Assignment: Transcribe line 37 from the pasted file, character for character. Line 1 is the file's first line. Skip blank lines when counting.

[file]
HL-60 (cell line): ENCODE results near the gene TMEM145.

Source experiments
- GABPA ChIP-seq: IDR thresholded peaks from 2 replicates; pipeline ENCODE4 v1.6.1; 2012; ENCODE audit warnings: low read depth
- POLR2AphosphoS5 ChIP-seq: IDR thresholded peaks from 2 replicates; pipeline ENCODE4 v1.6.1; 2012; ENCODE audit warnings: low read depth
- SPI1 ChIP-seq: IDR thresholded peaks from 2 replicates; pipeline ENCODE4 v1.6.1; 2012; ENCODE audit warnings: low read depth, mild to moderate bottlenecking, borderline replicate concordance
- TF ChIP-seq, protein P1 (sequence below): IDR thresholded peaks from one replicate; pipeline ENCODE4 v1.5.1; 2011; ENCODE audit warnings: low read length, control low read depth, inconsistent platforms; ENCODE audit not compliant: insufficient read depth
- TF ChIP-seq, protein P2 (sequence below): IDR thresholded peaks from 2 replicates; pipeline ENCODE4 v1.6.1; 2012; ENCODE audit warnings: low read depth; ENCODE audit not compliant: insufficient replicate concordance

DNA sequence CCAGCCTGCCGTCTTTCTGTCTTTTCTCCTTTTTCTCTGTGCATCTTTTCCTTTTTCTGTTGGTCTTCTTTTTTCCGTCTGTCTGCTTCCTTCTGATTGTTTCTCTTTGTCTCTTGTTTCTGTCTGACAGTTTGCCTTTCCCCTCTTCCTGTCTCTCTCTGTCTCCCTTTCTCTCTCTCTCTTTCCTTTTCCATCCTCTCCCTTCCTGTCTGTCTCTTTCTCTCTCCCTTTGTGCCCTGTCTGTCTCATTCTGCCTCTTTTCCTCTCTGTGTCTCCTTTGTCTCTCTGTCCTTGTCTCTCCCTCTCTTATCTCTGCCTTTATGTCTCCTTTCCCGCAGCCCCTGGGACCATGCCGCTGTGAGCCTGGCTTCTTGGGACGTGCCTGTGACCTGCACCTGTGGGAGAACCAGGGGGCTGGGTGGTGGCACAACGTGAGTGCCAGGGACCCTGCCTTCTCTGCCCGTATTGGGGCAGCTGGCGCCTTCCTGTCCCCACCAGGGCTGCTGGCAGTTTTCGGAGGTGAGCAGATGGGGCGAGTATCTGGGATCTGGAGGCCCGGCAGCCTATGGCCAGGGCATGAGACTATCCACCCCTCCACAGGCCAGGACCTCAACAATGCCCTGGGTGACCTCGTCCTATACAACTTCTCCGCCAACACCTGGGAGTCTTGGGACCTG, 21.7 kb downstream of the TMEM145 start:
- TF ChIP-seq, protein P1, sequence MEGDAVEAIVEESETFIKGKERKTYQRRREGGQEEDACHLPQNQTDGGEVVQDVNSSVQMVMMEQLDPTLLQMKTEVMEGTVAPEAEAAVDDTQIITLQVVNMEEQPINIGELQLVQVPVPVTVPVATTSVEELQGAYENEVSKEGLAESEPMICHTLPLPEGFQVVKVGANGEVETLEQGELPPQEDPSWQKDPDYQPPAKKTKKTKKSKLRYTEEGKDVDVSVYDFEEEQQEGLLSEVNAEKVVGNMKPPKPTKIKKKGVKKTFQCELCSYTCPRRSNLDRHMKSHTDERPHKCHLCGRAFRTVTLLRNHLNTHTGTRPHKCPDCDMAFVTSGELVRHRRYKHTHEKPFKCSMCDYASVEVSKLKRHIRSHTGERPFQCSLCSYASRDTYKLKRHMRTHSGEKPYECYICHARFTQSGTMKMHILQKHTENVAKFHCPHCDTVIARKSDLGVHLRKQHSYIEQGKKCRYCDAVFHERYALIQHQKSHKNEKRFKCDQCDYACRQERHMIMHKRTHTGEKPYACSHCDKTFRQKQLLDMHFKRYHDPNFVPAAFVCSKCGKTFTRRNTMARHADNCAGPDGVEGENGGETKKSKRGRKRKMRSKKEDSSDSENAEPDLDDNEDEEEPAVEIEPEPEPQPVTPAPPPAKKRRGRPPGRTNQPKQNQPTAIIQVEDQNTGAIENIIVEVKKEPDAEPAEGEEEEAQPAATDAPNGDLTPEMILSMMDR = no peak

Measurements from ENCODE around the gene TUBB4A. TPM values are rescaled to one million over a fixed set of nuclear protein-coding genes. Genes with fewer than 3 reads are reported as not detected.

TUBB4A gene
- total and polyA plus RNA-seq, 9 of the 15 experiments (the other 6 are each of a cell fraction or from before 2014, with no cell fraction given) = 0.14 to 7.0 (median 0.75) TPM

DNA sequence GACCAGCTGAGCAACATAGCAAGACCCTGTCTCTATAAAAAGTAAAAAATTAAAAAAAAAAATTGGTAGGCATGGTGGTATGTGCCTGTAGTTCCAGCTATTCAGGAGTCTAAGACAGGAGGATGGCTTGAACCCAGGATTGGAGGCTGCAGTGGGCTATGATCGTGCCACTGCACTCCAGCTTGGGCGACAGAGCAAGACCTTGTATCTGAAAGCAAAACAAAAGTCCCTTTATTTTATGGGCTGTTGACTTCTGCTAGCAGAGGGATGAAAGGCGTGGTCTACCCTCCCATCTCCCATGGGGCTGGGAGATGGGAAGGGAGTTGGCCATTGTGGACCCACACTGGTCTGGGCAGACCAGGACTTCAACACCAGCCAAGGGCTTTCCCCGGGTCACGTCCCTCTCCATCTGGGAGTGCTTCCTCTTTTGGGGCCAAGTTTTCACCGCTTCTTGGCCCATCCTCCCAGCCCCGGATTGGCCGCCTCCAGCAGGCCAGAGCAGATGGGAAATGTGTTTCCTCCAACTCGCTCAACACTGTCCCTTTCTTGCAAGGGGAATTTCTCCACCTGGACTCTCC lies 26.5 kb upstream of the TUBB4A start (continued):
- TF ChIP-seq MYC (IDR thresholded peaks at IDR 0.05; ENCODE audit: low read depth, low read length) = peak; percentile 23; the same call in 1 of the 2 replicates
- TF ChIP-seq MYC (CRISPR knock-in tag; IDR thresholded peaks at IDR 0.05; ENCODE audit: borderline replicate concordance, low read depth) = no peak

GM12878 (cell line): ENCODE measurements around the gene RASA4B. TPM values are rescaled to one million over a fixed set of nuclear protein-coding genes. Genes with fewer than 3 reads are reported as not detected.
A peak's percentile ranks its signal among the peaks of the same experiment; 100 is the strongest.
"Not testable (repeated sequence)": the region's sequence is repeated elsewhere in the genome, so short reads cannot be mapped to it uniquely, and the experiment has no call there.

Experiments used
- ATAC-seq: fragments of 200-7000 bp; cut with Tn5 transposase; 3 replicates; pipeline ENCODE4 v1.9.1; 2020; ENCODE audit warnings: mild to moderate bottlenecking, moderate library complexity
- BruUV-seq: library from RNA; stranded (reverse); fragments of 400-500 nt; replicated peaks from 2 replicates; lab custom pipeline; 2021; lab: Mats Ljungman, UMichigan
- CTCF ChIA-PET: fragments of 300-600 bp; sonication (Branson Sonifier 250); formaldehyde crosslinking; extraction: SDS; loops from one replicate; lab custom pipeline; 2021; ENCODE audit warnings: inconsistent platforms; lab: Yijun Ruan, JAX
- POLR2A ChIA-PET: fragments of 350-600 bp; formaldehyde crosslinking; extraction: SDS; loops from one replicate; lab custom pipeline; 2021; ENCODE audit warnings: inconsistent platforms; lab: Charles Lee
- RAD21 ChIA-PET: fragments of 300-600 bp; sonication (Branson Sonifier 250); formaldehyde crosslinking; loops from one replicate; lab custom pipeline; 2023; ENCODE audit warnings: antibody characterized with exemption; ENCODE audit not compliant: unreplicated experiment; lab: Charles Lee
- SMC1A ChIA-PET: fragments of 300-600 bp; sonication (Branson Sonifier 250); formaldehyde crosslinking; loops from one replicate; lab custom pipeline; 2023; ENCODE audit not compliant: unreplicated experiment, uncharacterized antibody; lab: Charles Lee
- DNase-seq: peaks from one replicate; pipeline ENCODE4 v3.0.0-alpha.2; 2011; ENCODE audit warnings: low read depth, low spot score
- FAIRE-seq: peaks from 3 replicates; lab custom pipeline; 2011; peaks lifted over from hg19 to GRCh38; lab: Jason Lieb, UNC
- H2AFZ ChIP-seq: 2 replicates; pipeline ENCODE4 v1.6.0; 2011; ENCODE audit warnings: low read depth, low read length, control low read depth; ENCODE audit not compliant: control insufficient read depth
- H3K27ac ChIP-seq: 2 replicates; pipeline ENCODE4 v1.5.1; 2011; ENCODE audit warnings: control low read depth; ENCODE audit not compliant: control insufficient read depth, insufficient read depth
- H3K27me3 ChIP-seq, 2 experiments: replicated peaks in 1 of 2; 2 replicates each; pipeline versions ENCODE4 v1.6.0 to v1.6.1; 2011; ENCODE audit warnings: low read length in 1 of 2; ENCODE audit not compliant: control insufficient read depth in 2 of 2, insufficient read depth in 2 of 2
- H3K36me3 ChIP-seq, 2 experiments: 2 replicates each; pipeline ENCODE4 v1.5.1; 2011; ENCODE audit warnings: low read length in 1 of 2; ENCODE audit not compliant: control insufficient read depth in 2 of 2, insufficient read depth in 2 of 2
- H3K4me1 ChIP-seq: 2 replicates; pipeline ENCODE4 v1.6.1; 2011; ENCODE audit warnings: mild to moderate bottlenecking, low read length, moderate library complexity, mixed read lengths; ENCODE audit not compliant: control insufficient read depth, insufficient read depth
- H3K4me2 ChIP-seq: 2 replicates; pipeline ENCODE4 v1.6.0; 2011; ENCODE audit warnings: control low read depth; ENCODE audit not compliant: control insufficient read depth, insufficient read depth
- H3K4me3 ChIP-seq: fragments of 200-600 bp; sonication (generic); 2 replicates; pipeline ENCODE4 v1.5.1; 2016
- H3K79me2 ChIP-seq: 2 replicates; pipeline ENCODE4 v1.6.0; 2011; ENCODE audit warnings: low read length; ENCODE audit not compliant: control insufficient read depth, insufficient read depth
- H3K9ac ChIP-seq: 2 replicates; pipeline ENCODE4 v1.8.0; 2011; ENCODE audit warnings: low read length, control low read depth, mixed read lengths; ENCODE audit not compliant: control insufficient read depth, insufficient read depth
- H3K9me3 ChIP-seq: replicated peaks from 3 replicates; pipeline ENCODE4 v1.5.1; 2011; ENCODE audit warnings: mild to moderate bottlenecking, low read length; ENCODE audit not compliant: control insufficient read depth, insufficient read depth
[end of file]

- H3K9me3 ChIP-seq: replicated peaks from 3 replicates; pipeline ENCODE4 v1.5.1; 2011; ENCODE audit warnings: mild to moderate bottlenecking, low read length; ENCODE audit not compliant: control insufficient read depth, insufficient read depth